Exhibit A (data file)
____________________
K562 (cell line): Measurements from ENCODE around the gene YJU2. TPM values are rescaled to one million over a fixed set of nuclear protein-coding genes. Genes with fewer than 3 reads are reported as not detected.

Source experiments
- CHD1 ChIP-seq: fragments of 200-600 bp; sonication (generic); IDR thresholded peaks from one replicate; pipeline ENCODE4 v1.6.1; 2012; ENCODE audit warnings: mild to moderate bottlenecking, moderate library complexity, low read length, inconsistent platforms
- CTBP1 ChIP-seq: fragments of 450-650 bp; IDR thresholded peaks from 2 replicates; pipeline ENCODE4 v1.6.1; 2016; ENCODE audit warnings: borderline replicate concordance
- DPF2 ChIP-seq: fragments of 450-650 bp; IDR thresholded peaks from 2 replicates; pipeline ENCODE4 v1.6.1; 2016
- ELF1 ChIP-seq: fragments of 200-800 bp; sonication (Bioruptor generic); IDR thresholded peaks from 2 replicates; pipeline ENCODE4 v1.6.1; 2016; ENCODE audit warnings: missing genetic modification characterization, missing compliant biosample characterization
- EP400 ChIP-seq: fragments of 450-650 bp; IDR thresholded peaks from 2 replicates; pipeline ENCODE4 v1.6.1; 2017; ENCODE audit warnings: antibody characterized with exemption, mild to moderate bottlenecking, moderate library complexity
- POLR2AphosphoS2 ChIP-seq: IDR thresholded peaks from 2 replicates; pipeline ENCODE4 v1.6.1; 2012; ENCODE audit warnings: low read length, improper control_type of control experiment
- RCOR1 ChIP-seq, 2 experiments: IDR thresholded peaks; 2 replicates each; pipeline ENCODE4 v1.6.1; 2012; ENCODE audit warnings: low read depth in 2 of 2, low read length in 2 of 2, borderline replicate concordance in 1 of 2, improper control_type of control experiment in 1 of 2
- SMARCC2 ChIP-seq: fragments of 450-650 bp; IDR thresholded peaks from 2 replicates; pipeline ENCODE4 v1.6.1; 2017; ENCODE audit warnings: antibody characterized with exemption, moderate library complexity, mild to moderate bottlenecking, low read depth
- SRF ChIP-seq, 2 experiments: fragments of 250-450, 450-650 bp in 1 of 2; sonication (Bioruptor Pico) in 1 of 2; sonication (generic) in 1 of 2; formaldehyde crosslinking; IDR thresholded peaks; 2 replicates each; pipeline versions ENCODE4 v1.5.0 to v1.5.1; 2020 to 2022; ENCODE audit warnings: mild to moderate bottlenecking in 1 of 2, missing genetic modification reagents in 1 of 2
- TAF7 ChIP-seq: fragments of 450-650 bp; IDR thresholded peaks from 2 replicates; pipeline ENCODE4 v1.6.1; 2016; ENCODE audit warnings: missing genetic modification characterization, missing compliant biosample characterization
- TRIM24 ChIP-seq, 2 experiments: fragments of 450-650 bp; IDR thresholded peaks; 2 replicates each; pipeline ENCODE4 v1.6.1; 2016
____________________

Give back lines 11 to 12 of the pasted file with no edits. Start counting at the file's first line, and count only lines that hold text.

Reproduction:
- SRF ChIP-seq, 2 experiments: fragments of 250-450, 450-650 bp in 1 of 2; sonication (Bioruptor Pico) in 1 of 2; sonication (generic) in 1 of 2; formaldehyde crosslinking; IDR thresholded peaks; 2 replicates each; pipeline versions ENCODE4 v1.5.0 to v1.5.1; 2020 to 2022; ENCODE audit warnings: mild to moderate bottlenecking in 1 of 2, missing genetic modification reagents in 1 of 2
- TAF7 ChIP-seq: fragments of 450-650 bp; IDR thresholded peaks from 2 replicates; pipeline ENCODE4 v1.6.1; 2016; ENCODE audit warnings: missing genetic modification characterization, missing compliant biosample characterization